Despite challenges, Somalia benefits from digitization


Despite challenges, Somalia benefits from digitization

Much like the industrial revolution, the privatization of the Internet in the early 1990s led to a boom in all sectors of the global economy.

Somalia gained its first Internet connection in the late 1990s and early 2000s. However, the true mass rollout of Internet adoption did not begin until after 2015. Since then, the penetration rate Internet has grown at lightning speed.

Despite this growth, Somalia, like many other African countries, has very limited digital infrastructure such as the Internet backbone, broadband services and other critical digital infrastructure.

For example, due to insecurity, there is no internet backbone connection between major cities, thus limiting the ability to provide high-speed internet access to people living in different regions, especially those in the south and south. central Somalia.

Take fiber optic cables for example. These are the primary Internet backbone media on which digital services rely. The more a country expands its fiber optic capacity, the greater the penetration of the Internet and the less it costs.

However, Somalia is notoriously expensive when it comes to laying fiber optic infrastructure, especially in rural and suburban areas due to factors such as, but not limited to, security threats, property land tenure, the shortage of professional labor and limited financial options.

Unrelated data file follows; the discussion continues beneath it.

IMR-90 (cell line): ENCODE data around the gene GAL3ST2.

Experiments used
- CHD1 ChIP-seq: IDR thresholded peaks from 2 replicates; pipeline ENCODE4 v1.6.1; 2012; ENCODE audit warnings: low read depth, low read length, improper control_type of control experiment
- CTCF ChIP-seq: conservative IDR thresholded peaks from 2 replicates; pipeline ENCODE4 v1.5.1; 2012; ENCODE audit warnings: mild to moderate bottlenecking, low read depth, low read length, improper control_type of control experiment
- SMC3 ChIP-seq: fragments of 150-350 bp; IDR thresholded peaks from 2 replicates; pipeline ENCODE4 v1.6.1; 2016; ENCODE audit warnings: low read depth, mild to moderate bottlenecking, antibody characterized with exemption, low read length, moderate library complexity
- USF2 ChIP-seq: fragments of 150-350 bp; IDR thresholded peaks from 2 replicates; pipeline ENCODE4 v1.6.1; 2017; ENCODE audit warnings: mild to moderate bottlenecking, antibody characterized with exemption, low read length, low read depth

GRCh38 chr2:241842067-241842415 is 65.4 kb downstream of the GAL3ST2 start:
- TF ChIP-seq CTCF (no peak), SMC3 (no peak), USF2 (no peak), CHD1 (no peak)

On the other hand, and against all odds, Somalia ranks number one in Africa in terms of low cost of mobile internet and number seven in the world. This phenomenal achievement has been largely attributed to the liberal, private-led nature of Somalia’s markets and economy.

There are currently seven telecommunications companies serving a population of 15 million people. This means that the competition is stiff and the markets are very efficient with limited or no entry and exit buriers.

Digital infrastructure improvements

Somali businesses are advancing in the local and international economy by relying on the digital infrastructure and high penetration rates of Mobile Money. A few years ago, Hormuud Telecom – the largest telecommunications operator and mobile money provider in Somalia launched its mobile money platform – EVC Plus API which enabled local merchants and e-commerce providers to ” access flexible payment platforms.

Businesses and delivery service providers as well as the general population could also easily buy and sell and transfer money free of charge through their mobile phones.

This created a whole new ecosystem and business model led by young and dynamic businessmen and women. Innovations such as EVC Plus APIs and the deployment of Internet backbone services will boost economic growth in Somalia and create more jobs and services for the public, as Hormuud and other telecom operators introduce improved services with broad options for making and accepting payments.

By: Yasin Hassan, Communications Manager, Hormuud Telecom.


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